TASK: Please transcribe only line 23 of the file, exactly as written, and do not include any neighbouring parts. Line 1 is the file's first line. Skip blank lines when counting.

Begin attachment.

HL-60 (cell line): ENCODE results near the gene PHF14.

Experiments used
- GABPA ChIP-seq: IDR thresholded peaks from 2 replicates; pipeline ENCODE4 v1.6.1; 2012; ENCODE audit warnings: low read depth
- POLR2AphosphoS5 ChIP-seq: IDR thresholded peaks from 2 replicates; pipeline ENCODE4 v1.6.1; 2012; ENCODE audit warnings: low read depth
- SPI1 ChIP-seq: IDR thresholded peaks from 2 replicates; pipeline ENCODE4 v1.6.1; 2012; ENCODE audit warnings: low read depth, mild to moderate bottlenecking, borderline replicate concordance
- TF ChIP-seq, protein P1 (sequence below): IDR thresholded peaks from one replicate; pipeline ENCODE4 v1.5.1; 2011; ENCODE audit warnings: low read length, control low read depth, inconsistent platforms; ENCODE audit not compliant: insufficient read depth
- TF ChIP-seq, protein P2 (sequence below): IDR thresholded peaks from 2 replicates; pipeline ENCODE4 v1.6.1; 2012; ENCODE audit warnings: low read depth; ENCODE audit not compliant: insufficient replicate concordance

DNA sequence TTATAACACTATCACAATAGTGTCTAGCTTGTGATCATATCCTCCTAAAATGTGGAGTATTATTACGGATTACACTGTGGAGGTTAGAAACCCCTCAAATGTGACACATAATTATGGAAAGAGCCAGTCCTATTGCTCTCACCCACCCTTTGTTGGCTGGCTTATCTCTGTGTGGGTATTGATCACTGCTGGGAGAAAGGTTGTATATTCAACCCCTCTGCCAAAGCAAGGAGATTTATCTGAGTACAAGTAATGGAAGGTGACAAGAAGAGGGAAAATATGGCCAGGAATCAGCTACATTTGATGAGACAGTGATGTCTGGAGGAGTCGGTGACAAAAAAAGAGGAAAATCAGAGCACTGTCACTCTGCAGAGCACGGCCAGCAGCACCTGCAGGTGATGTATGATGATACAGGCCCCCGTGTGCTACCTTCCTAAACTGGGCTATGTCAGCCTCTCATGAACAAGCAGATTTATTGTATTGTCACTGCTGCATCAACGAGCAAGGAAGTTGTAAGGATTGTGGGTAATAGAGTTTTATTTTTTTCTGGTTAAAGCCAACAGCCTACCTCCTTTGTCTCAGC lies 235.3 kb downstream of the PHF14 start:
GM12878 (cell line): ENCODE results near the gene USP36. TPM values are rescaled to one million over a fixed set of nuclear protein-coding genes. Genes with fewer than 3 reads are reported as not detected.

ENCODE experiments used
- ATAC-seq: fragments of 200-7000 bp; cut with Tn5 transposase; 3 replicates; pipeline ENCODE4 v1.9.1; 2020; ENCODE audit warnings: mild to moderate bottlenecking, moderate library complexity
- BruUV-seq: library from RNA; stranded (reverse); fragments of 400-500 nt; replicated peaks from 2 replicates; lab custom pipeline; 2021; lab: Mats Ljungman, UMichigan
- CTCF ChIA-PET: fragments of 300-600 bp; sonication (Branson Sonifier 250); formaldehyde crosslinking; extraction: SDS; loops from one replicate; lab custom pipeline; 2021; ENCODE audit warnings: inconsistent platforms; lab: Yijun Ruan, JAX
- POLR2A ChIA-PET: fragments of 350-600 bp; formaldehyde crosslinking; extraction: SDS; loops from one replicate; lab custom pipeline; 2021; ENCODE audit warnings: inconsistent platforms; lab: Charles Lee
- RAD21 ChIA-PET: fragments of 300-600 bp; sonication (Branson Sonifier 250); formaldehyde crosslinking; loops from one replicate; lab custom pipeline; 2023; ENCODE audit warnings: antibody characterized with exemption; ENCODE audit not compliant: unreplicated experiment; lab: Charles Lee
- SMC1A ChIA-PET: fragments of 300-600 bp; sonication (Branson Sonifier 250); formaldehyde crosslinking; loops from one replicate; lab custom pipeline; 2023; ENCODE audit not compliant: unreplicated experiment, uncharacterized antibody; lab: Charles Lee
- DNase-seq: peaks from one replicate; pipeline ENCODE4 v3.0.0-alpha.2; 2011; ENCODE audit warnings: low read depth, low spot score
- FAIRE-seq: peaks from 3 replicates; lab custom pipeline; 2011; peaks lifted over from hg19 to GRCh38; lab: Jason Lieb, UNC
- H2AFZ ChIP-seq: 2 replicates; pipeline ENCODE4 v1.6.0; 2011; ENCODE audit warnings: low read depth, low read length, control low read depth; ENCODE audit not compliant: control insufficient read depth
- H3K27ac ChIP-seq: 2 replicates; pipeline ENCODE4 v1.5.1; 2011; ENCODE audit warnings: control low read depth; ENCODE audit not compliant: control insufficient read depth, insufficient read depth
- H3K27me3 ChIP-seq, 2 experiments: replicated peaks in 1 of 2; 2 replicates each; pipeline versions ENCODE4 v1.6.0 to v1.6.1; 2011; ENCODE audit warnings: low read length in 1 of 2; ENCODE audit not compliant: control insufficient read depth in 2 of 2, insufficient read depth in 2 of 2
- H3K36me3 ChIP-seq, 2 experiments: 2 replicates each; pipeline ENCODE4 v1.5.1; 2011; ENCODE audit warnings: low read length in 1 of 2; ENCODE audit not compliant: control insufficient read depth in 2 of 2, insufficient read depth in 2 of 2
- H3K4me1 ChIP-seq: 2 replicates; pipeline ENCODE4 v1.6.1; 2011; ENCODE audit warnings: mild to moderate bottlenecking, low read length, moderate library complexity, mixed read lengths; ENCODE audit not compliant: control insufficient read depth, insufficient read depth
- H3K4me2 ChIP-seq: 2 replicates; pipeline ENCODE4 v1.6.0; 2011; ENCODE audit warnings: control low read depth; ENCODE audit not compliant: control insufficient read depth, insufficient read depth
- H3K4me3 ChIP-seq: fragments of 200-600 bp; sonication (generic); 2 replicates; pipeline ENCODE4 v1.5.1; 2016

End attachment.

- H3K4me1 ChIP-seq: 2 replicates; pipeline ENCODE4 v1.6.1; 2011; ENCODE audit warnings: mild to moderate bottlenecking, low read length, moderate library complexity, mixed read lengths; ENCODE audit not compliant: control insufficient read depth, insufficient read depth